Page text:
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\begin{center}
Math 205B - Topology\\
\emph{ }\\
Dr. Baez\\
\emph{ }\\
February 2, 2007\\
\emph{ }\\
Christopher Walker\\
\emph{ }\\
\end{center}
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\begin{exercise}\rm{
Show that if $A$ is a retract of $B^2$, then every continuous map $f:A\to A$ has a fixed point.
}
\end{exercise}
\begin{proof}
Let $r:B^2\to A$ be a retraction, and let $i:A\to B^2$ be the inclusion map. Consider the map $g=i\circ f\circ r :B^2\to B^2$. This is continuous, since it is the composition of continuous maps. Thus by the Brouwer Fixed Point Theorem, there exist $y\in B^2$ such that $g(y)=y$. This gives us that $y=f(r(y))$. But this means $y\in A$, and so $y=r(y)$. Therefore $f(y)=y$, and so $f$ has a fixed point.
\end{proof}
\newpage
\begin{exercise}\rm{
Show that if $h:S^1\to S^1$ is nulhomotopic, then $h$ has a fixed point and $h$ maps some point $x$ to its antipode $-x$.
}
\end{exercise}
\begin{proof}
Since $h:S^1\to S^1$ is nulhomotopic, then by Theorem 55.3, $h$ can be extended to a map $k:B^2\to S^1$. If $i: S^1\to S^1$ is the inclusion map, then $f=i\circ k$ is a continuous map from $B^2$ to itself. Hence by the Brouwer Fixed Point Theorem, there exist $z\in B^2$ with $z=f(z)=i(k(z))$. This gives us that $k(z)=z$, which tells us that $z\in S^1$, and so $z=k(z)=h(z)$. Thus $z$ is a fixed point of $h$.\\
\par Consider the antipode map $a:S^1\to S^1$ given by $a(x)=-x$ and the homotopy $F(x,t)=e^{i\pi t}h(x)$. $F$ is continuous since it is the product of continous maps, $F(x,0)=h(x)$, and $F(x,1)=-h(x)=a\circ h(x)$. Thus we have $h\simeq a\circ h$ and so $a\circ h$ is nulhomotopic. Now by the first part above $a\circ h$ has a fixed point. This means there exist $x\in S^1$ such that $x=a(h(x))$, or $x=-h(x)$. Thus $h(x)=-x$ and so $h$ maps some point to its antipode.
\end{proof}
\newpage
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\begin{exercise}
\rm{
Suppose that you are given the fact that for each $n$, there is no retraction $r:B^{n+1}\to S^n$. Prove the following:
\begin{enumerate}
\item The identity map $\iota:S^n\to S^n$ is not nulhomotopic.
\item The inclusion map $j:S^n\to \mathbb{R}^{n+1}-\textbf{0}$ is not nulhomotopic.
\item Every non-vanishing vector field on $B^{n+1}$ point directly outward at some point of $S^n$, and directly inward at some point of $S^n$.
\item Every continuous map $f:B^{n+1}\to B^{n+1}$ has a fixed point.
\item Every $n+1\times n+1$ matrix with positive real entries has a positive eigenvalue.
\item If $h:S^n\to S^n$ is nulhomotopic, then $h$ has a fixed point and $h$ maps some point $x$ to its antipode $-x$.
\end{enumerate}
}
\end{exercise}
\begin{proof} Parts (a), (b), (c), and (d) were proven previously, so we will assume they are true.\\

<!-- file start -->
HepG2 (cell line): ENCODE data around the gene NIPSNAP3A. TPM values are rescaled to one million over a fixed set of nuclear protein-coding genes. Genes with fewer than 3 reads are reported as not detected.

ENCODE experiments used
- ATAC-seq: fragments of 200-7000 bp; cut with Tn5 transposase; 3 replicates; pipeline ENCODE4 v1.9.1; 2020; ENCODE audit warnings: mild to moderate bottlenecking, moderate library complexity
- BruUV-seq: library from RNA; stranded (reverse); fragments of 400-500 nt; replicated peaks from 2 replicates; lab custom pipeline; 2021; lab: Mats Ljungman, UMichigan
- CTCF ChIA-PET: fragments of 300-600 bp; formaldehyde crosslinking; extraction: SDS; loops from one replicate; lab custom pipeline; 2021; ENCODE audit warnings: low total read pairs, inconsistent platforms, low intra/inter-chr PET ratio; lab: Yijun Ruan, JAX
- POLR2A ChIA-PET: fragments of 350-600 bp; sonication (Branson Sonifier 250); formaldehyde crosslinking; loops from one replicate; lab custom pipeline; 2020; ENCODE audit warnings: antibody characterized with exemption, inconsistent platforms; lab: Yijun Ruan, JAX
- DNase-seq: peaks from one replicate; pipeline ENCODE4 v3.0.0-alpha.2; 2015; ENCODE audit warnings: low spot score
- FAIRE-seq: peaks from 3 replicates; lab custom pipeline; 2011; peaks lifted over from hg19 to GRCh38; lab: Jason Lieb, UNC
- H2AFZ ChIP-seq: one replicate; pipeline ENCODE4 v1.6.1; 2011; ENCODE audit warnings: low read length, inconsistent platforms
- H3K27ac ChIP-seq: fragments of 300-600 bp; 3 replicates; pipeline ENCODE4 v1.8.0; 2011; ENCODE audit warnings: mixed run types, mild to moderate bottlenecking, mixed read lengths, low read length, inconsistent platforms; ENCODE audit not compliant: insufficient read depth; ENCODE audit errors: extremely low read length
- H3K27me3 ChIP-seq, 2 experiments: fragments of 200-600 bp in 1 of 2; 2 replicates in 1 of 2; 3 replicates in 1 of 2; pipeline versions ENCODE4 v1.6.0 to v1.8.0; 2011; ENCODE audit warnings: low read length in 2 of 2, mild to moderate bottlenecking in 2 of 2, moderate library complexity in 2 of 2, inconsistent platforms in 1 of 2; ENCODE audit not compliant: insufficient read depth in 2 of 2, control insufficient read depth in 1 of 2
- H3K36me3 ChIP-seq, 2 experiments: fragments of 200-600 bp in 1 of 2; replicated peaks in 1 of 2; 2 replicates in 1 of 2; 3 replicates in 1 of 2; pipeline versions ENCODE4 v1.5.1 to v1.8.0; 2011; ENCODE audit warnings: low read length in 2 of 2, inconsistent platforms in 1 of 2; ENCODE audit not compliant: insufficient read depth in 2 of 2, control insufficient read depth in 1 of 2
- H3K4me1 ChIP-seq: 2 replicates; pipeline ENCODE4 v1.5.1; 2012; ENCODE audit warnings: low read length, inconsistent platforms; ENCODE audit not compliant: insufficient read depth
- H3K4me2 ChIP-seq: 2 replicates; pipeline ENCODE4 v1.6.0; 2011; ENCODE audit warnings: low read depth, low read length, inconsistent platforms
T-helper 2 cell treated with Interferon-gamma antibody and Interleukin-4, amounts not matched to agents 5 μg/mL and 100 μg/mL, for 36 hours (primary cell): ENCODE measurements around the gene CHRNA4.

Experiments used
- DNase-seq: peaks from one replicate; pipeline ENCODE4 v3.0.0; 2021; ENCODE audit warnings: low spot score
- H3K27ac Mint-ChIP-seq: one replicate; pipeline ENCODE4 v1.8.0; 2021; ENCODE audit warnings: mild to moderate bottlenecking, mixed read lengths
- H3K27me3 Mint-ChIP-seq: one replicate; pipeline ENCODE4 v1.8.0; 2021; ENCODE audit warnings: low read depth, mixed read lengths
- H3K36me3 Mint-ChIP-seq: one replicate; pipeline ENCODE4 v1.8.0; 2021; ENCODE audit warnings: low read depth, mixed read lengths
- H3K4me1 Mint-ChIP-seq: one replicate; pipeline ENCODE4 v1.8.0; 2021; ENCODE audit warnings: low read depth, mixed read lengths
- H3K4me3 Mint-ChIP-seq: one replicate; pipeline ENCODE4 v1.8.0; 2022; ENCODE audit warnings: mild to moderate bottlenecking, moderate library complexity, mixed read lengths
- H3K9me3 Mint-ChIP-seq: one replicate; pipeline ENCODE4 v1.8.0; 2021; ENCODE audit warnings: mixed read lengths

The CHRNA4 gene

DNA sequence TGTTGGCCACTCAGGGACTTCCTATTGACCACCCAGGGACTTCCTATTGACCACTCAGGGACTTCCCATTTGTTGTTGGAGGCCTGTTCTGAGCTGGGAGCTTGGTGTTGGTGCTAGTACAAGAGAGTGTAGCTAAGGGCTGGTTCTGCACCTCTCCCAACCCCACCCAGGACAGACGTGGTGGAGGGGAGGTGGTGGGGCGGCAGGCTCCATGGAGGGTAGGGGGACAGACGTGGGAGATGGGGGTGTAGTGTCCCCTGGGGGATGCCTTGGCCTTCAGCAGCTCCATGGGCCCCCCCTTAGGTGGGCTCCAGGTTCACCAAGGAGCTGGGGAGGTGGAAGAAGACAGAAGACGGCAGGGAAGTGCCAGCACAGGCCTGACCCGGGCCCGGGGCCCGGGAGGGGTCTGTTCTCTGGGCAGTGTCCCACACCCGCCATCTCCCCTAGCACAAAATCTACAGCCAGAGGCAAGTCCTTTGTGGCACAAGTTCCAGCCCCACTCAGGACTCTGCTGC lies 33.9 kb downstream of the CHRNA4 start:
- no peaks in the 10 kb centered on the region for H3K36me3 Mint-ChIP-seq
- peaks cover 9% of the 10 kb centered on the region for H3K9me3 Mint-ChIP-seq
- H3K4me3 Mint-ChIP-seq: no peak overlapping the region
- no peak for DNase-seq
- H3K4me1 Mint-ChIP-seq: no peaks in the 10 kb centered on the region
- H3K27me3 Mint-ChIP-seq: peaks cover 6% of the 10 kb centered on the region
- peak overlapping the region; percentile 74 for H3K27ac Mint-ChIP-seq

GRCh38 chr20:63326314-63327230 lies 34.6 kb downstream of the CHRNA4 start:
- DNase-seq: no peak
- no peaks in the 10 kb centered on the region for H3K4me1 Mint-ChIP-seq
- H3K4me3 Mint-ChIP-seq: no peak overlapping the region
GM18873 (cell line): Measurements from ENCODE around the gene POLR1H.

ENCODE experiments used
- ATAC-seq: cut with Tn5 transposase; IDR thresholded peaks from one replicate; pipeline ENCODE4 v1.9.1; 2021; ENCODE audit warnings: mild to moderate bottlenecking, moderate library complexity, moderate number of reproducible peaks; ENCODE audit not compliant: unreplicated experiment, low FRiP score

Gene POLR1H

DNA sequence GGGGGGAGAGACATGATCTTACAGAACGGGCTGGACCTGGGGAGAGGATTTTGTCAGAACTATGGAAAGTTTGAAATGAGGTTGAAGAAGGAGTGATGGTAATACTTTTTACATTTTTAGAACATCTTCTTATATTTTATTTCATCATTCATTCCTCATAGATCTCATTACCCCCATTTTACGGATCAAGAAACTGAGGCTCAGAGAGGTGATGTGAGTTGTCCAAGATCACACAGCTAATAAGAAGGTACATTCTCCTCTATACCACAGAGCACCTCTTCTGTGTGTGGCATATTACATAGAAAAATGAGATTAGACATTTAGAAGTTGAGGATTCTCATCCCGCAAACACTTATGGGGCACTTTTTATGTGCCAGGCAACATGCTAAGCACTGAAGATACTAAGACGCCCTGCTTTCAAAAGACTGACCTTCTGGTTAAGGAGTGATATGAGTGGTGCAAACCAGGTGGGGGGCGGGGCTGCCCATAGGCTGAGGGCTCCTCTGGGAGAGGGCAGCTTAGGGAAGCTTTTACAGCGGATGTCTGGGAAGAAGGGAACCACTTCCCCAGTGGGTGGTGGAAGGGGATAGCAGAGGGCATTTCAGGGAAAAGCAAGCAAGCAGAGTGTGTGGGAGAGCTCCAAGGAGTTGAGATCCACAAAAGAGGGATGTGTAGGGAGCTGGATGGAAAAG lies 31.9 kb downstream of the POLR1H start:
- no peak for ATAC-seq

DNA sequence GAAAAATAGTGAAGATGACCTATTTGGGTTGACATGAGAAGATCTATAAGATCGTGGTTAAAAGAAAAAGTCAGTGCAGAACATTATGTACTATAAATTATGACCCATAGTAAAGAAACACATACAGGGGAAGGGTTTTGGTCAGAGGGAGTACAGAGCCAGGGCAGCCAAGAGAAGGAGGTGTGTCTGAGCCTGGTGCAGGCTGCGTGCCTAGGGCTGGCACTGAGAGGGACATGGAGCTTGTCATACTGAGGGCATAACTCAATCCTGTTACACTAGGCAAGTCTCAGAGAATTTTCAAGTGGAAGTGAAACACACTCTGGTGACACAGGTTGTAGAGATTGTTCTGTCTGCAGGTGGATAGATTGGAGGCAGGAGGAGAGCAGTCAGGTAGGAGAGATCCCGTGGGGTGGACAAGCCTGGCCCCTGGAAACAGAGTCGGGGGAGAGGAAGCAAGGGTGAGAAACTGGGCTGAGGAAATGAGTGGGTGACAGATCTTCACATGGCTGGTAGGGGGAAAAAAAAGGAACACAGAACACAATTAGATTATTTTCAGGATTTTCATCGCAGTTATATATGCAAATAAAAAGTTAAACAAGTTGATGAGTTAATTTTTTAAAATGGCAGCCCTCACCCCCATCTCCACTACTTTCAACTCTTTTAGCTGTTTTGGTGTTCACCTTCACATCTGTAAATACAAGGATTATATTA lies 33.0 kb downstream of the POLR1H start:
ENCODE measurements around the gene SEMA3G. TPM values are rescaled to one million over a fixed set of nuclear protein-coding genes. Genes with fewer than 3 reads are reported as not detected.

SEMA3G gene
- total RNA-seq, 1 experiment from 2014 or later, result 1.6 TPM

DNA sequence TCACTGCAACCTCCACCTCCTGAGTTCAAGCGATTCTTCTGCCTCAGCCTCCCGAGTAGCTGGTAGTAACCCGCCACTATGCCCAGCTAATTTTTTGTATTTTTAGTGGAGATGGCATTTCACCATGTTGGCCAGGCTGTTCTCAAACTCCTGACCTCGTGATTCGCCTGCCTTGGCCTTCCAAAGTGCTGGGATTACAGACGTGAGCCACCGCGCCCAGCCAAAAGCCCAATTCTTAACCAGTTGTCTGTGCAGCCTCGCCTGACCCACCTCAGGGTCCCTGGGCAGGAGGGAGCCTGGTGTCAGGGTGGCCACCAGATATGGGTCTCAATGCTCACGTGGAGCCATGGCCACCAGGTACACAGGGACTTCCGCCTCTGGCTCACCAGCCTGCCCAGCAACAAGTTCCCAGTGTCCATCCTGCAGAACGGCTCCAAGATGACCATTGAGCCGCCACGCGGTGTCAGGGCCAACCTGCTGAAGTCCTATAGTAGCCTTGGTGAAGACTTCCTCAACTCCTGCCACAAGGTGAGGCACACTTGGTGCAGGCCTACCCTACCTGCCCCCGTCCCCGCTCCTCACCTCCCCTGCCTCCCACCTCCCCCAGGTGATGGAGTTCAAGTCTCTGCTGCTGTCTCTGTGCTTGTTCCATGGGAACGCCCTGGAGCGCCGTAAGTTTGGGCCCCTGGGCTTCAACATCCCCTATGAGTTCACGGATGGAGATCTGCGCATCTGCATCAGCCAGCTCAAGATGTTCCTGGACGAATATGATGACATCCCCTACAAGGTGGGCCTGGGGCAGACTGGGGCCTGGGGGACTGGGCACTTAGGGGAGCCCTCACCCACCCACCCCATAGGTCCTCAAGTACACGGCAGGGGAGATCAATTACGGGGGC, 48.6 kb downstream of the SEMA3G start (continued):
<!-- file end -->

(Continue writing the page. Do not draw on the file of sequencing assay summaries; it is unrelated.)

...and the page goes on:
\emph{ }\\
(e)
Let $A$ be a $n+1\times n+1$ matrix with positive real entries, and let $T:\mathbb{R}^{n+1}\to \mathbb{R}^{n+1}$ be the linear transformation given by $T(x)=Ax$. Now consider the region $B=\{x\in \mathbb{R}^{n+1}\mid \norm{x}=1, \emph{\rm{ and }} x_i\geq 0 \emph{\rm{ for }} i=1,...,n+1\}$. $B$ is homeomorphic to $B^{n+1}$ and so all the result above about $B^{n+1}$ hold for this new region $B$. Specifically we will use the generalization of the Brouwer Fixed Point Theorem; part (d).\\
\indent Let $T^*(x)=\frac{T(x)}{\norm{T(x)}}$. $T^*$ is defined on $B$ since for any $x\in B, \norm{x}=1$, so $\norm{T(x)}\neq 0$ because $A$ has all positive entries. Thus $T^*$ is a continuous map from $B$ to itself, so by part (d) $T^*$ has a fixed point, say $x_0$. This gives us that $T^*(x_0)=x_0$ or $x_0=\frac{T(x_0)}{\norm{T(x_0)}}$. It then follows that $Ax_0=\norm{T(x_0)}x_0$, and so $\norm{T(x_0)}$ is a positive eigenvalue of $A$.\\
\emph{ }\\
(f)
We have previously shown that we can generalize part (i) and (ii) of Theorem 55.3, so we will use that here.
Since $h:S^n\to S^n$ is nulhomotopic, then by the generalization of Theorem 55.3, $h$ can be extended to a map $k:B^{n+1}\to S^n$. Let $i: S^n\to S^n$ be the inclusion map. Then $f=i\circ k$ is a continuous map from $B^{n+1}$ to itself. Hence by the part (d) (the generalized Brouwer Fixed Point Theroem), there exist $z\in B^{n+1}$ with $z=f(z)=i(k(z))$. This gives us that $k(z)=z$, which tells us that $z\in S^n$, and so $z=k(z)=h(z)$. Thus $z$ is a fixed point of $h$.\\
\par Again, consider the antipode map $a:S^n\to S^n$ given by $a(x)=-x$.
Since $h$ is nulhomotopic so is $a\circ h$, since if $F: S^n \times I \to S^n$ is a nulhomotopy for $h$, $a \circ F$ is a nulhomotopy for $a \circ h$.
Now by the first part above $a\circ h$ has a fixed point. This means there exist $x\in S^n$ such that $x=a(h(x))$, or $x=-h(x)$. Thus $h(x)=-x$ and so $h$ maps some point to its antipode.
\end{proof}
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